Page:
Above: RBNZ Governor Adrian Orr. File Image © Pound Sterling, Still Courtesy of Financial Services Council NZ
- NZD boosted by RBNZ hint of a pause before cutting again.
- But gains fade after retail sales miss, as Fed's Powell looms.
- Analysts eye October for next RBNZ cut, USD strength Friday.
- Powell speech in risks driving USD higher and the NZD lower.
The New Zealand Dollar was easing lower in late morning trading Friday as a looming speech from Federal Reserve (Fed) Chairman Jerome Powell overshadowed hints of a shift into a more patient interest rate stance by Reserve Bank of New Zealand (RBNZ) Governor Adrian Orr.
Governor Orr said overnight the RBNZ wants to wait a while before making another change to New Zealand interest rates, in part because the bank wants to observe the impact that an earlier three cuts to the cash rate are having on the economy. The RBNZ has reduced the cash rate from 1.75% to 1% this year in the hope of lifting inflation above the midpoint of the 1%-to-3% target by stimulating the economy with lower borrowing costs.
Despite the RBNZ's significant action to date, financial markets have been betting the bank would cut Kiwi borrowing costs on one more occasion before the year is out, leaving the cash rate at 0.75%. And in no small measure, markets still are looking for another cut but Orr's suggestion the bank could wait a while helped the New Zealand Dollar higher overnight nonetheless.
"NZD outperformed most major currencies overnight. Not so dovish comments from RBNZ Governor Adrian Orr more than offset New Zealand’s disappointing Q2 retail sales report. Orr said the RBNZ could afford to be patient in assessing the next interest rate move and unconventional policy is far from the RBNZ’s central scenario. Meanwhile, New Zealand Q2 retail sales volumes expanded by just 0.2%/qtr," says Elias Haddad at Commonwealth Bank of Australia.
Above: NZD/USD rate shown at hourly intervals alongside GBP/NZD rate (black line, left axis).
New Zealand's Dollar rose in response to the RBNZ comments but quickly entered into retreat after retail sales figures showed the high street struggling amid lacklustre spending growth during the second quarter. Sales were up just 0.2% when markets were looking for a 0.3% increase, which speaks to why markets still expect the RBNZ to cut rates again before long. New Zealand's economy is slowing and the outlook for global growth has deteriorated of late, further undermining Kiwi inflation pressures.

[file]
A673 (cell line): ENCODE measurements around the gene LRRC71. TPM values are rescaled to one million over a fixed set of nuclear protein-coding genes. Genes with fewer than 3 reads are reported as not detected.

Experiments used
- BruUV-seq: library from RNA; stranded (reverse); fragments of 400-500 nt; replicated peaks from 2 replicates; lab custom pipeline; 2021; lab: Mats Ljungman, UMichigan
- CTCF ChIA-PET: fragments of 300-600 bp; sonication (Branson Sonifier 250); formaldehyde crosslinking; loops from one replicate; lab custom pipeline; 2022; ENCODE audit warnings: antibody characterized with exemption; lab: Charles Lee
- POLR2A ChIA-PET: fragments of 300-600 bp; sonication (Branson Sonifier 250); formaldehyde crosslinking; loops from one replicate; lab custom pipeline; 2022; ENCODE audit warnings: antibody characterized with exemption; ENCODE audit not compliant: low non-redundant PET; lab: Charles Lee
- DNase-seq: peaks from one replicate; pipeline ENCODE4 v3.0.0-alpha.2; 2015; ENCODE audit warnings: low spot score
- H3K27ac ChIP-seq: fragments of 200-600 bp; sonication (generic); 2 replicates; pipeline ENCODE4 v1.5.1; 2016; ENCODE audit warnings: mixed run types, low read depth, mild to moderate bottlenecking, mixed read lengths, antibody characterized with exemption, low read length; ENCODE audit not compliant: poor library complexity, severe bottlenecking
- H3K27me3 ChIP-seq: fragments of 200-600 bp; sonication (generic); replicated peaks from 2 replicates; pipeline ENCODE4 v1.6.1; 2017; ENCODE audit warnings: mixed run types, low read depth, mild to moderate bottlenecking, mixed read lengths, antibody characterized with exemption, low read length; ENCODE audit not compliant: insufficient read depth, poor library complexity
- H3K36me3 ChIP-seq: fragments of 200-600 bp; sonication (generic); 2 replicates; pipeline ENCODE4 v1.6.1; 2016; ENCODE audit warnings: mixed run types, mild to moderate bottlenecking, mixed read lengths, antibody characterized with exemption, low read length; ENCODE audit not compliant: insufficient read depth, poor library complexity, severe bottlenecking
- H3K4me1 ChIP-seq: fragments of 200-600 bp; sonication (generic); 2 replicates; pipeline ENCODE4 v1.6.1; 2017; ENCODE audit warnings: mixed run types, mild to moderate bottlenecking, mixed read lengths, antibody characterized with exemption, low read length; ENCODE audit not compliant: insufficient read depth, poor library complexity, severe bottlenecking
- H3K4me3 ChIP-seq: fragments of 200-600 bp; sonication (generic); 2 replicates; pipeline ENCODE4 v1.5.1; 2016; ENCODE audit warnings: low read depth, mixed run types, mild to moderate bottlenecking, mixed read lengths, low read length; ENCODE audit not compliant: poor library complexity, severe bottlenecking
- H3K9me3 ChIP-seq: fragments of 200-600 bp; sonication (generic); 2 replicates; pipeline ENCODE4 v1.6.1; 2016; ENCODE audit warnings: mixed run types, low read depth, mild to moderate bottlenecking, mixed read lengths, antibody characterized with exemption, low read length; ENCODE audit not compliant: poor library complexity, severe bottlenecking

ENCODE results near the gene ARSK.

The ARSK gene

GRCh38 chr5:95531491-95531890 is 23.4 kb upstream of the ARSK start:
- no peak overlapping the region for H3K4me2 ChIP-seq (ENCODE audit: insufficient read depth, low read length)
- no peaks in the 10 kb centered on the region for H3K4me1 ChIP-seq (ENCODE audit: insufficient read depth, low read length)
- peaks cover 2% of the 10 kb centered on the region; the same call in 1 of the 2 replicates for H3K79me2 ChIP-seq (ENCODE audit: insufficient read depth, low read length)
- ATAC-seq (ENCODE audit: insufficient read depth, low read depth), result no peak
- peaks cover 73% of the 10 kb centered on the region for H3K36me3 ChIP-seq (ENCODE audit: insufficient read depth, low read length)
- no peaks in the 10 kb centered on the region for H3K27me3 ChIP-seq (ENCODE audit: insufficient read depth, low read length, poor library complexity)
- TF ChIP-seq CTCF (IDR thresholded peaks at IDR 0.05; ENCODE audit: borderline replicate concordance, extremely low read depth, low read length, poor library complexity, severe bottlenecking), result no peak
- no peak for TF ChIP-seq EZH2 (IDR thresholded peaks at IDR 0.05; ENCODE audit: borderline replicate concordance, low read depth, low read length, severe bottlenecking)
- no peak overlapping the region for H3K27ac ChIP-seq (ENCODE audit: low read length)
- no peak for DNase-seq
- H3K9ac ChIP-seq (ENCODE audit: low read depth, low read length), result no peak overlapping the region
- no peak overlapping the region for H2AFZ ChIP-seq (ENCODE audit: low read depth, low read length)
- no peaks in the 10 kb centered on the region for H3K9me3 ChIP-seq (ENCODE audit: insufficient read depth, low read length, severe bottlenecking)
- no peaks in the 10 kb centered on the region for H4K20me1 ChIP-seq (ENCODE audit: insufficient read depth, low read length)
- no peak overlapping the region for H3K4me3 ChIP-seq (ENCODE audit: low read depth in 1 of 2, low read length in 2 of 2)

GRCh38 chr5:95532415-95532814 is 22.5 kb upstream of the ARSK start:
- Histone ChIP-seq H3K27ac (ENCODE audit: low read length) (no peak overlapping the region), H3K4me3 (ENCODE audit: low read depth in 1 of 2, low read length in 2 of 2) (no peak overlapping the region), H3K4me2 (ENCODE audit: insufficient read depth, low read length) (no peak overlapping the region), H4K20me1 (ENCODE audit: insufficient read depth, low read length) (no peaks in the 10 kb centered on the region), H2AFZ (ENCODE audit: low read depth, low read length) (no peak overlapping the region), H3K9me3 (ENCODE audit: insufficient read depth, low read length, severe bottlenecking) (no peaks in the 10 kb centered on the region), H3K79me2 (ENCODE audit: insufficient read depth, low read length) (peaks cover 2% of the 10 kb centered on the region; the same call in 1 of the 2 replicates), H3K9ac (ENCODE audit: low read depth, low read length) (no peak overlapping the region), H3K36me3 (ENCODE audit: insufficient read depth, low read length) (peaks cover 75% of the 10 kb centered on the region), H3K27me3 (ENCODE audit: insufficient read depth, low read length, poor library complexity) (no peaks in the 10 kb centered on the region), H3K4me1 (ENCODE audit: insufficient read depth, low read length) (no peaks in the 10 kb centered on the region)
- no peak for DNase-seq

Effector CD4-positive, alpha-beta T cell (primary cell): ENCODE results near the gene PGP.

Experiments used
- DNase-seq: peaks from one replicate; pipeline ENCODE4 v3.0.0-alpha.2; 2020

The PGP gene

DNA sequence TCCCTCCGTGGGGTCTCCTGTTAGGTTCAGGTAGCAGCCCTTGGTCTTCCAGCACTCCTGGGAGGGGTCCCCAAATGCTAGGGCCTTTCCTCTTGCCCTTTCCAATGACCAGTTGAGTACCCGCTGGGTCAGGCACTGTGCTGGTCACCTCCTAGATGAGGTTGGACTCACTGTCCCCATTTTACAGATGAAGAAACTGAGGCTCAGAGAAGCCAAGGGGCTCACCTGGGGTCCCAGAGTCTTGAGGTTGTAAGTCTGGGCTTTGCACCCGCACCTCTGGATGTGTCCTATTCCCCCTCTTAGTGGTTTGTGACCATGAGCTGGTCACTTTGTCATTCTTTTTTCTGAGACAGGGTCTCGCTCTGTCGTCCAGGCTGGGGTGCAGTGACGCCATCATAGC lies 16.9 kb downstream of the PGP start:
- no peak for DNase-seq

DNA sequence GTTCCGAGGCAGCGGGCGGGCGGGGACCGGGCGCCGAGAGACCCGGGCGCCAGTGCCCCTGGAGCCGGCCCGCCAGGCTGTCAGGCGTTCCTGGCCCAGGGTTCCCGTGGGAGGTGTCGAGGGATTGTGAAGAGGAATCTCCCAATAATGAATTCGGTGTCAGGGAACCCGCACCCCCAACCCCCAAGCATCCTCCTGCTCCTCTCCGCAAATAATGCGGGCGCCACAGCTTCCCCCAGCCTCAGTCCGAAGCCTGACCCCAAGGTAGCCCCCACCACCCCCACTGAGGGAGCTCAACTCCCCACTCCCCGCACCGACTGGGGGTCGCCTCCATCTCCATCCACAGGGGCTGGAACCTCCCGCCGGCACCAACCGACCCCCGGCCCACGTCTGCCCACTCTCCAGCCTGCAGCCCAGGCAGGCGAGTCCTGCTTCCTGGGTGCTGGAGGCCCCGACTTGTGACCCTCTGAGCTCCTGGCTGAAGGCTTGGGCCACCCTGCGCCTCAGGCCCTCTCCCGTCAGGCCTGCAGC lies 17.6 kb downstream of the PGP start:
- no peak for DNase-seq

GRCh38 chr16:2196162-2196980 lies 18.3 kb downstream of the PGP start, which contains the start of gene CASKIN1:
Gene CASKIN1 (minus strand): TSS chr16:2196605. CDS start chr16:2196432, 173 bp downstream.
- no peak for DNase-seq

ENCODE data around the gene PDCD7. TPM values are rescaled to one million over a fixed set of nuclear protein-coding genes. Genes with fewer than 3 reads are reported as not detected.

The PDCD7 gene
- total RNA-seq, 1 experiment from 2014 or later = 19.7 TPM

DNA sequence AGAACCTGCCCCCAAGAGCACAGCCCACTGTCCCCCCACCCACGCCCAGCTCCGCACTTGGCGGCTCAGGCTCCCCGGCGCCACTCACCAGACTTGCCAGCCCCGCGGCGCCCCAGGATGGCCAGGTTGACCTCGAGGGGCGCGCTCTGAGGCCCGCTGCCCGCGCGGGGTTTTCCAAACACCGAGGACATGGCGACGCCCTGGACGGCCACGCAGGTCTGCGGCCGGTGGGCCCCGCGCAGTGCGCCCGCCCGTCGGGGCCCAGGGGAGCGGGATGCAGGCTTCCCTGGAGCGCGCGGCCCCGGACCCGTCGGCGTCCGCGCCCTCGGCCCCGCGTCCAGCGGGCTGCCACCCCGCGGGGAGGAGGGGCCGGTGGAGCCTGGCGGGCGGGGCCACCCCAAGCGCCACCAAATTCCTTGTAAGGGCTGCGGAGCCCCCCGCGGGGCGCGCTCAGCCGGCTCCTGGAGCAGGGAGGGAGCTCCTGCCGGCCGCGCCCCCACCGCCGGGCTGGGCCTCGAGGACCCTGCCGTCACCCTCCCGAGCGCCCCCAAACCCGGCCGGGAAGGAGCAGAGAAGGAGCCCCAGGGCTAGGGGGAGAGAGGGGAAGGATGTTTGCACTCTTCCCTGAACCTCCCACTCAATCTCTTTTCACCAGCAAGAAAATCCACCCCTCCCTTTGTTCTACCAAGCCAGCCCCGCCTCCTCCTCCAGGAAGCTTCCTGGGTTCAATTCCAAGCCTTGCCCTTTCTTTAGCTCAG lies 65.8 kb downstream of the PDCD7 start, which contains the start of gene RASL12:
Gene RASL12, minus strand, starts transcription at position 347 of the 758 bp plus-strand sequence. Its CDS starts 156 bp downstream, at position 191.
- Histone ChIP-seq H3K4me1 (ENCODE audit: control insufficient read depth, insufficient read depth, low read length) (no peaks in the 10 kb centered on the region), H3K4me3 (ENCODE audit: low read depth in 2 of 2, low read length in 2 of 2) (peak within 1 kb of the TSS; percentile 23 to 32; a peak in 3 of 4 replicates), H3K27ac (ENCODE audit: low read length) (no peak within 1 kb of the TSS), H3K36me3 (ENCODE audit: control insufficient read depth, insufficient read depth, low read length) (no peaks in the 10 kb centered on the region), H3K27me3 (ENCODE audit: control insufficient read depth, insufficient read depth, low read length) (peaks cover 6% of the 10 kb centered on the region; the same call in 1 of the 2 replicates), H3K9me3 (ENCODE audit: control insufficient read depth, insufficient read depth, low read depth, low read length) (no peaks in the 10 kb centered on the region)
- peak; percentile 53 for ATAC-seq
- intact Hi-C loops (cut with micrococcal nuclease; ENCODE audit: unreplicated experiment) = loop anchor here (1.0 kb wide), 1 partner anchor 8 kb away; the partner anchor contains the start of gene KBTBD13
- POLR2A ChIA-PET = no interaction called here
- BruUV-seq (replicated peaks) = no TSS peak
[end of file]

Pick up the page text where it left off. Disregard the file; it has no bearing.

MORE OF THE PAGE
"RBNZ’s Orr pulls the handbrake on dovish expectations for future cuts. He seemingly wants to preserve some optionality as he said overnight that “We can afford to watch, wait and observe what is happening”. This frustrates AUDNZD progress higher," says John Hardy, chief FX strategist at Saxo Bank.
Changes in rates are normally made in relation to the outlook for inflation, which is sensitive to economic growth, but impact currencies because of the influence they have over capital flows and decisions of short-term speculators. Capital flows tend to move in the direction of the most advantageous or improving returns, with a threat of lower rates normally seeing investors driven out of and deterred away from a currency. Rising rates have the opposite effect.
"The RBNZ will be hoping for signs that the 50bps of OCR cuts in August will be the catalyst to boost domestic demand. We are looking to signs of a rate-cut boost in business and consumer sentiment. If these do not emerge, and growth momentum remains weak, the OCR will move lower. We expect a further 25bp cut in November," says Mark Smith at ASB Bank.
Another factor driving the New Zealand Dollar lower on Friday was a strong U.S. rival, which has been bid higher as investors increasingly anticipate that Fed Chair Powell's 15:00 speech at a central banking conference will do little to vindicate financial markets for having already bet heavily the U.S. central bank will cut its interest rate as many as three times before the year is out.
Above: Dollar Index shown at daily intervals and annotated for recent events.
"Markets are expecting another 50bps of Fed rate cuts by the end of the year. Even though we expect a dovish overall message from Chair Powell, it will likely fall short of the capitulation demanded by the market," says Lee Hardman, an analyst at MUFG. "The US dollar has been looking to break and stay above the 98.400 DXY level over the past week. It may get its opportunity today."
The Fed already cut its cash rate 25 basis points to 2.25% in July but is under pressure from President Donald Trump and the markets to do more after the U.S. bond 'yield curve' began signalling last week that a recession is ahead, and as fears mount over the impact the latest escalation in the U.S.-China trade war might have on an already-weak global economy. Neither of those are supportive of the Kiwi, which wouldn't get any support from a reluctance by the Fed to indulge market pricing either.
"Market participants will be watching the symposium for any signals of the Fed’s thinking ahead of the 19 September FOMC meeting, especially after the chorus of (albeit more hawkish) Fed members yesterday who sounded reluctant to cut interest rates further. We continue to expect the FOMC to cut interest rates by a further 25bp in September," says CBA's Haddad.
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